The holiday spirit was alive and well in Port Chester, NY last weekend as New York rock icons moe. treated The Capitol Theatre with its first ever “Famoe.ly Holiday Concert” that saw the band dust off some old holiday covers, debut a few new songs and deliver some good old improvisational rock as only moe. can. The show also served as a benefit for Caritas, a local food bank, befitting of the holiday spirit courtesy of food donations from attendees as well as a raffle for signed posters and tickets to future shows at The Cap. Revelers pre-gamed next door at Garcia’s, a small bar attached to the venue, with libations of their choosing before settling in next door for a unique yet classic moe. show.
The band took the stage to a full crowd on the floor, although the balcony, surprisingly, was a little sparse early on with plenty of open seats to be had. In a nod to the show’s locale, “New York City” opened things up in somewhat standard fashion before bassist Rob Derhak began playing the familiar opening notes of the Peanuts theme song, technically known as “Linus and Lucy.” Their take on the classic Vince Guaraldi jazz song was the first of several tonight previously featured on their 2002 album Seasons Greetings From moe. and hadn’t been played in a live setting for nearly three years. The old school rocker “Head” then followed, replete with wailing vocals as delivered by guitarist Al Schnier, and the high energy number soon faded into a softer groove before teases of the same turned into a full on version of “Zed Naught Z.” This percussion-driven instrumental gave Jim Loughlin a chance to shine on vibes as the composed section was delivered flawlessly before the beat picked up steam again and a delightful almost “Rec Chem”-esque jam ensued, a sign of things to come, before the band roared back into the ending of “Head,” serving as a true first set highlight.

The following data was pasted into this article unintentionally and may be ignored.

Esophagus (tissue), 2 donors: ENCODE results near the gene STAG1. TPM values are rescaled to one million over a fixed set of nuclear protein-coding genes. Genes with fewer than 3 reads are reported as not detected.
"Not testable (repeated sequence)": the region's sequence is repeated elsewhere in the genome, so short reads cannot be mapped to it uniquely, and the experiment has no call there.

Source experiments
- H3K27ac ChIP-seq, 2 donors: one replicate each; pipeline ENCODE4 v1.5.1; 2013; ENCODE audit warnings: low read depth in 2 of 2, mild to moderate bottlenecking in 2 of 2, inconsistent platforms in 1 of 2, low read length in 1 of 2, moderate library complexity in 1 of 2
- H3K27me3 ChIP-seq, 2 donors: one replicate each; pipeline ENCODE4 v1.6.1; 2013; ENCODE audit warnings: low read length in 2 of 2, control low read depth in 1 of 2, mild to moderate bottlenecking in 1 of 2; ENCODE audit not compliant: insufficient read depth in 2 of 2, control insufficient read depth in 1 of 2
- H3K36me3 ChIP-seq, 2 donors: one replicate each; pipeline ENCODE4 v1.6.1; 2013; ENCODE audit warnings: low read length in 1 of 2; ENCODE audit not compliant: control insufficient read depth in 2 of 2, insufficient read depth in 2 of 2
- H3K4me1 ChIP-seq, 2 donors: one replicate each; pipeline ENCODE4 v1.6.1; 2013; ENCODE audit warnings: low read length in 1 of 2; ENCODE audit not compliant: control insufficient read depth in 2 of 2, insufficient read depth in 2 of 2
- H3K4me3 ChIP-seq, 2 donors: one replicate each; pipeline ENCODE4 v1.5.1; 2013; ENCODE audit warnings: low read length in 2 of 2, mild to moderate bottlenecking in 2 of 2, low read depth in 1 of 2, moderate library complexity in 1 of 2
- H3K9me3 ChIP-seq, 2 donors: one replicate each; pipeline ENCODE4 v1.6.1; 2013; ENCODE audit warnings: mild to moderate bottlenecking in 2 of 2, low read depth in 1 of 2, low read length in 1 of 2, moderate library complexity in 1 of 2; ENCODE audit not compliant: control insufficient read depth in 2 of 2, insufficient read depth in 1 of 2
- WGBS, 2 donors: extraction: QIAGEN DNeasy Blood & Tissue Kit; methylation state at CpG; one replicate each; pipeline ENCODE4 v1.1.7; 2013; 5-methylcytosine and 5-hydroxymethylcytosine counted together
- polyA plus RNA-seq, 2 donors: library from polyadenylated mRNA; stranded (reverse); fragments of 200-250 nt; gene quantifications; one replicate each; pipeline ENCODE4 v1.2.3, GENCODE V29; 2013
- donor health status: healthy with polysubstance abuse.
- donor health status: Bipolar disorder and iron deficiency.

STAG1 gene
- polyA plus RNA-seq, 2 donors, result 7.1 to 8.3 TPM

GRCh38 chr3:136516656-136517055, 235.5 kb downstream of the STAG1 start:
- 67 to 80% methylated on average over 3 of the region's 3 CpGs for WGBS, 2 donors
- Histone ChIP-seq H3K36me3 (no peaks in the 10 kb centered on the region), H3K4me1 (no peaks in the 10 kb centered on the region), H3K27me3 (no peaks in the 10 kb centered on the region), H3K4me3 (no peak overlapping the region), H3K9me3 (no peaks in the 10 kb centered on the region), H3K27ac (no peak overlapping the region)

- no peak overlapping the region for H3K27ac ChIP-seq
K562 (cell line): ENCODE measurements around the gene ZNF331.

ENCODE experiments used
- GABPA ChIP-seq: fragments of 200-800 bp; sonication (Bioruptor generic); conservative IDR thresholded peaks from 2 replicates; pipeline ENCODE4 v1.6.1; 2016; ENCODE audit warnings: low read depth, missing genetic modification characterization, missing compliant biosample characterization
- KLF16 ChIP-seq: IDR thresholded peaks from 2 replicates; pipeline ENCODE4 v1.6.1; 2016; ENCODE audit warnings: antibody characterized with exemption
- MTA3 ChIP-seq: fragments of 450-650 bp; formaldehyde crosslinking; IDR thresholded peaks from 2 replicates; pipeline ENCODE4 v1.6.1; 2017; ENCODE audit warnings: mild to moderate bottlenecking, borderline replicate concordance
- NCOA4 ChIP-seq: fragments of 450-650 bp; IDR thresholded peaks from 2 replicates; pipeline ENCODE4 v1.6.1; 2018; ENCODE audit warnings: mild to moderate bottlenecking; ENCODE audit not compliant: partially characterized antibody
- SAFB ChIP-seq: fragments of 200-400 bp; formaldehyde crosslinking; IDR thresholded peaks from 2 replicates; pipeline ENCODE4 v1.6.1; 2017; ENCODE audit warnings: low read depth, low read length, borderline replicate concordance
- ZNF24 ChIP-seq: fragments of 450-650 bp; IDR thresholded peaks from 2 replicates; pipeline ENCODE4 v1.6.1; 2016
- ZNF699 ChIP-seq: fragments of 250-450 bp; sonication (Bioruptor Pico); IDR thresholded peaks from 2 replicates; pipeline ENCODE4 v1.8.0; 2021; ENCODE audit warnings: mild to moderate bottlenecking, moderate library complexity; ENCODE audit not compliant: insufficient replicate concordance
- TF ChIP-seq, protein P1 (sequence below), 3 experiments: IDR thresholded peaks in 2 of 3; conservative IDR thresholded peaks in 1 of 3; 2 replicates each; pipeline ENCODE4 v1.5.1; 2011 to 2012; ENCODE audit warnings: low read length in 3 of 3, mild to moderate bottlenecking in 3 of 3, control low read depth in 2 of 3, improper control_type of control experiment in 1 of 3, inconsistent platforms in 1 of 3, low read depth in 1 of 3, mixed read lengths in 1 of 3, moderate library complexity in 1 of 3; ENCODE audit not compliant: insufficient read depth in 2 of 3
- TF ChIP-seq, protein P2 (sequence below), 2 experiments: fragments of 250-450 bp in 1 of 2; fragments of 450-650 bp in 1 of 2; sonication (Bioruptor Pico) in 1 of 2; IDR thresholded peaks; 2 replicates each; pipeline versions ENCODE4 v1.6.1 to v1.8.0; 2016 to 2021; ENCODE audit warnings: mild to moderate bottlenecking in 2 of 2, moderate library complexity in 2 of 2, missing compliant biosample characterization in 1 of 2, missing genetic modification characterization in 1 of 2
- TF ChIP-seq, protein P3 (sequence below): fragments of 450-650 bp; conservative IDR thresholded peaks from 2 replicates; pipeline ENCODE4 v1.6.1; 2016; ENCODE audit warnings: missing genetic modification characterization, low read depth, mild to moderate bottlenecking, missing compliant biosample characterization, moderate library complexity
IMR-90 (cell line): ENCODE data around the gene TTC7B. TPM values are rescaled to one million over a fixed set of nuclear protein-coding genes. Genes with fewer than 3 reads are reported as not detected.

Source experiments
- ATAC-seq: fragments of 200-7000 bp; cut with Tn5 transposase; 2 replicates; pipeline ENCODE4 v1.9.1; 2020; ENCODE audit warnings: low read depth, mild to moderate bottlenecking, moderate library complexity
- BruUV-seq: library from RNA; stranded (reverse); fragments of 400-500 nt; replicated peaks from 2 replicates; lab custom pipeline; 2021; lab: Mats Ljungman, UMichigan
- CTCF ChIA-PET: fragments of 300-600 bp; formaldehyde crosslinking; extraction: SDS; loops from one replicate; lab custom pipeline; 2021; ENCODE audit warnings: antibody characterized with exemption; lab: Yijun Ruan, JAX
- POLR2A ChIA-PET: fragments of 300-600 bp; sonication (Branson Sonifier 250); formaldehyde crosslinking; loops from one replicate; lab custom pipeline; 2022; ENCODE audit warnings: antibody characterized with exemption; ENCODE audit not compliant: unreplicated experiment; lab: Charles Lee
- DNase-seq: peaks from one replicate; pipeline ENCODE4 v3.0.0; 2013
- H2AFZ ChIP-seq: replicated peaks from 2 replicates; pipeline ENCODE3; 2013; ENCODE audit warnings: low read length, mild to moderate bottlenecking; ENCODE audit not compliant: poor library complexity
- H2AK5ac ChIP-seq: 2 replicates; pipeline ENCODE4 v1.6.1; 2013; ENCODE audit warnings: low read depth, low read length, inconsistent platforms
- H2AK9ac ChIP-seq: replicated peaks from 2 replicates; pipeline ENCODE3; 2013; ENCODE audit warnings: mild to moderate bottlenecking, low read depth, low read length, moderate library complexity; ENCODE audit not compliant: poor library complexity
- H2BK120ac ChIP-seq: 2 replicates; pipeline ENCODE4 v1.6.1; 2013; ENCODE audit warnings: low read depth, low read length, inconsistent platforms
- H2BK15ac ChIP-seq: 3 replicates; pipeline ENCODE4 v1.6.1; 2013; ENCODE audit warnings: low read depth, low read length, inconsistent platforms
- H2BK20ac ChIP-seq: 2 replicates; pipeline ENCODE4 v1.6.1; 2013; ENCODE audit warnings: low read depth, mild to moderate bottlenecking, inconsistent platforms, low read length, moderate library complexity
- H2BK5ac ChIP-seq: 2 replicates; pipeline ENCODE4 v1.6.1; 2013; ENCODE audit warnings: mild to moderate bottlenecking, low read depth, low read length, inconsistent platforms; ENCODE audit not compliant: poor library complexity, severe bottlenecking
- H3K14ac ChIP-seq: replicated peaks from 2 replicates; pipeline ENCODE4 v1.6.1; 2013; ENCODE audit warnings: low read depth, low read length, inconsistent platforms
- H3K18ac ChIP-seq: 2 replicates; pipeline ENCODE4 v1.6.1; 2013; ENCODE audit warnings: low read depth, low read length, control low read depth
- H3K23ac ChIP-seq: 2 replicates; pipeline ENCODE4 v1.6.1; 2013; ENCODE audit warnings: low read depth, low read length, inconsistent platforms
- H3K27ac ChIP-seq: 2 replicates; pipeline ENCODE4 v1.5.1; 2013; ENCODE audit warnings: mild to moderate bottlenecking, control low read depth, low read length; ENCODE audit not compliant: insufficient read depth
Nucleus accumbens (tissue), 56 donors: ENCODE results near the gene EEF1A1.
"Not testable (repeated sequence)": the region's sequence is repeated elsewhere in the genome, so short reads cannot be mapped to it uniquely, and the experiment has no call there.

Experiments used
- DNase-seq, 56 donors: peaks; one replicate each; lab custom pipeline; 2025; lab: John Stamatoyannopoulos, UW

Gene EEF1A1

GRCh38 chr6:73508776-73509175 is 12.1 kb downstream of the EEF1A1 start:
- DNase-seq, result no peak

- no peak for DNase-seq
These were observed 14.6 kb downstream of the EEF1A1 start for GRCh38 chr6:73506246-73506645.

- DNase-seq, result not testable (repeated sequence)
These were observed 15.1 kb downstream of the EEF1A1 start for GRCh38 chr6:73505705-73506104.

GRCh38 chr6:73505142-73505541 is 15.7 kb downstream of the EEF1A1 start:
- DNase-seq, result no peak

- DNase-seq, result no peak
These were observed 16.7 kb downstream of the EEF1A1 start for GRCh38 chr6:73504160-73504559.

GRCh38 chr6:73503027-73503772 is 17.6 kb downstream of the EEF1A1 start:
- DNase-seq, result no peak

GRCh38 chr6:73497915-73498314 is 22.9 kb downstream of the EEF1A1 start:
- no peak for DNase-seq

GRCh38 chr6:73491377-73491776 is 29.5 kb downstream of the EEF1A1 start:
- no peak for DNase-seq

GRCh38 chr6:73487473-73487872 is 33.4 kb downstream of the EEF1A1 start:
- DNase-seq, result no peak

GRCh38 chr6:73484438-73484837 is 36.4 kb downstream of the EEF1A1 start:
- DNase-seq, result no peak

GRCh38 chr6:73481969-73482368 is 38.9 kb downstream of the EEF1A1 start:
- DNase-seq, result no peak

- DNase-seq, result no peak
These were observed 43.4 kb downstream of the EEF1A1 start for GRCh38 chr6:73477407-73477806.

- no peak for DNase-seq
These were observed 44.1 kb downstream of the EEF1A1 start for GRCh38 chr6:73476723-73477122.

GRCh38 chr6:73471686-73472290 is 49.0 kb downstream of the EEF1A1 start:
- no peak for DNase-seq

The next holiday song of the night followed with “Oh Hanukah,” another instrumental number found on the 2002 holiday album that had somewhat of a surf rock feel to it, before a brand new song, “Angel,” was debuted. This one gave Schnier a chance to do his best Bruce Springsteen impression as this song sounded like it could have come directly from The Boss’ catalog and featured some fine complimentary play from fellow guitarist Chuck Garvey. Then, in what has to be considered one of the peak musical moments of the night, moe. ended the first set with an absolutely blistering and thorough “Recreational Chemistry” that, early on, showcased watery bass tones from Derhak and impeccable drum fills via Vinnie Amico before devolving into a dark, dissonant jam that had the whole room spellbound. From these depths, slowly and very surely, the song’s signature guitar-driven finish emerged and delivered a firm exclamation point on a well crafted first set.
“Puebla” started things off to begin the second set and picked up right where things left off with another driving and soaring jam that featured more stellar play from Loughlin on vibes before he took over on vocals himself, a rarity for moe., for “Don’t Wanna Be,” another debut number which had a moody feel to it. It was then time for the holiday spirit to be reintroduced and moe. did so with “Carol of the Bells,” another instrumental not played in several years. This short and sweet cover yielded a jam that had a brief flurry of “Rebubula” teases thrown about before quickly shifting gears and going into “Downward Facing Dog,” a song found on the band’s 2012 release, What Happened to the La Las. Once again, a crisply played composed section gave way to a rather dark and menacing jam filled with both heavy guitar and vocal distortion.